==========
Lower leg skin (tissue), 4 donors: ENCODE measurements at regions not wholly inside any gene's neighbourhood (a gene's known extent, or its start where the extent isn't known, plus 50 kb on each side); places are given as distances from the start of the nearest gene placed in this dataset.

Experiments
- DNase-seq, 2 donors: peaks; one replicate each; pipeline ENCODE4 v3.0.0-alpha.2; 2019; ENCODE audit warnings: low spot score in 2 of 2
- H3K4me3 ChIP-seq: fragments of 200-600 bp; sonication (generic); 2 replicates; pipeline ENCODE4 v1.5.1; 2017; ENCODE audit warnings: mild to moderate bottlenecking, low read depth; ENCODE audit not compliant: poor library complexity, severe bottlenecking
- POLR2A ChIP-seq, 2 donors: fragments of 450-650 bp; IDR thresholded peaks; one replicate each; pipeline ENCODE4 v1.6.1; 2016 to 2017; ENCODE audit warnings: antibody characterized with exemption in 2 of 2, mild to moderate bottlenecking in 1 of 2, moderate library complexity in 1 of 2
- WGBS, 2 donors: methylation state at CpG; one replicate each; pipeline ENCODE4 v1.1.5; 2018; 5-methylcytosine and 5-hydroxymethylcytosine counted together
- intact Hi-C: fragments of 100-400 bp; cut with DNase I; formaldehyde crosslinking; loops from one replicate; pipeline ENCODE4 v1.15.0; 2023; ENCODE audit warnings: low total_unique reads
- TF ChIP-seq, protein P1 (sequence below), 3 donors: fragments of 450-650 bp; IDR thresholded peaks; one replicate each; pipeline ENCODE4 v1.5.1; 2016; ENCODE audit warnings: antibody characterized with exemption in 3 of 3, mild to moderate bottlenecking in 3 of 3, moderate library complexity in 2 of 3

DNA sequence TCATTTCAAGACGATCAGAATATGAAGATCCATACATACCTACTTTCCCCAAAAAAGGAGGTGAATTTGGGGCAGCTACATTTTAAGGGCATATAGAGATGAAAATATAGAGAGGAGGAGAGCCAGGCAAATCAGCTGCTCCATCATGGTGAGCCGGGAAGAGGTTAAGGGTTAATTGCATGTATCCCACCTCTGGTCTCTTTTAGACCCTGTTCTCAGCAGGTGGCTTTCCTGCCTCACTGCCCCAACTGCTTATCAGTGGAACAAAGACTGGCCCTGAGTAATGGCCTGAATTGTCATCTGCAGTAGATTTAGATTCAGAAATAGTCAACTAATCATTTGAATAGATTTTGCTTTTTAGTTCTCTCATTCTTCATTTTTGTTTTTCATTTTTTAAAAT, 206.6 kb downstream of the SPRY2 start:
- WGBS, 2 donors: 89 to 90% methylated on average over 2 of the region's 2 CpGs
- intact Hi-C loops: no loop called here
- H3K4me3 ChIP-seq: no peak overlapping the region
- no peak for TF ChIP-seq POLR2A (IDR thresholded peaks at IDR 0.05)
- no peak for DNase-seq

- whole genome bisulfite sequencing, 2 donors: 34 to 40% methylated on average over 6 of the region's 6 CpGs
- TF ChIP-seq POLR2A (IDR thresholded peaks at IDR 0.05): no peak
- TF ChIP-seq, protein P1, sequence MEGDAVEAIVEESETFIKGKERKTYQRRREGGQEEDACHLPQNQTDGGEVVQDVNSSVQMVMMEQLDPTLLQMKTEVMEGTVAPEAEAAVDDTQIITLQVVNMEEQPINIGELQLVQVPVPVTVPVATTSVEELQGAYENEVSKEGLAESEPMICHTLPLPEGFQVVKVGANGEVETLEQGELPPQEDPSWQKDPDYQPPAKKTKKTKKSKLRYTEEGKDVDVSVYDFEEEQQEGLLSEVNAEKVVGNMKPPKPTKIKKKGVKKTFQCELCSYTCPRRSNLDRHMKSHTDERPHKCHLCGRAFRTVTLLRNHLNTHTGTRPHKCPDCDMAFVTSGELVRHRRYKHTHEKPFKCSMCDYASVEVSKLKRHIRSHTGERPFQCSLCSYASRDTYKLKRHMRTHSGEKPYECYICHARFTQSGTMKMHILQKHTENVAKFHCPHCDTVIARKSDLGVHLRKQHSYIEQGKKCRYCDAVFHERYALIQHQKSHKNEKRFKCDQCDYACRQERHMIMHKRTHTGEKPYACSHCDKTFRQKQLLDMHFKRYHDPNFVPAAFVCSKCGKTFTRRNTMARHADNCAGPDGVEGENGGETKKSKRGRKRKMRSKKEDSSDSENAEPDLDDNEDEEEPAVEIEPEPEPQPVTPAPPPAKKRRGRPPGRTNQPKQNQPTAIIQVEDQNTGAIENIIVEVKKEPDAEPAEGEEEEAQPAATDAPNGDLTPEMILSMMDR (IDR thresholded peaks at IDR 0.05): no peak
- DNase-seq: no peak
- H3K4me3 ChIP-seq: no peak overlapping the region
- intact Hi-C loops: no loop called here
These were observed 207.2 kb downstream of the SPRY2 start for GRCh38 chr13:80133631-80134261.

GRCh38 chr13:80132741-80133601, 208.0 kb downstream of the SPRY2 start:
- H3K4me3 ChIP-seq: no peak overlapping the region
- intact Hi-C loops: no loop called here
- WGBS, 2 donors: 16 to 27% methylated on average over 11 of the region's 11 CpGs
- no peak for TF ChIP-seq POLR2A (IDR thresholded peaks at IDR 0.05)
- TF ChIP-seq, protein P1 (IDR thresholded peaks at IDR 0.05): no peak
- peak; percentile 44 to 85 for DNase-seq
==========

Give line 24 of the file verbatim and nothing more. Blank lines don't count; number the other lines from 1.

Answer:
- intact Hi-C loops: no loop called here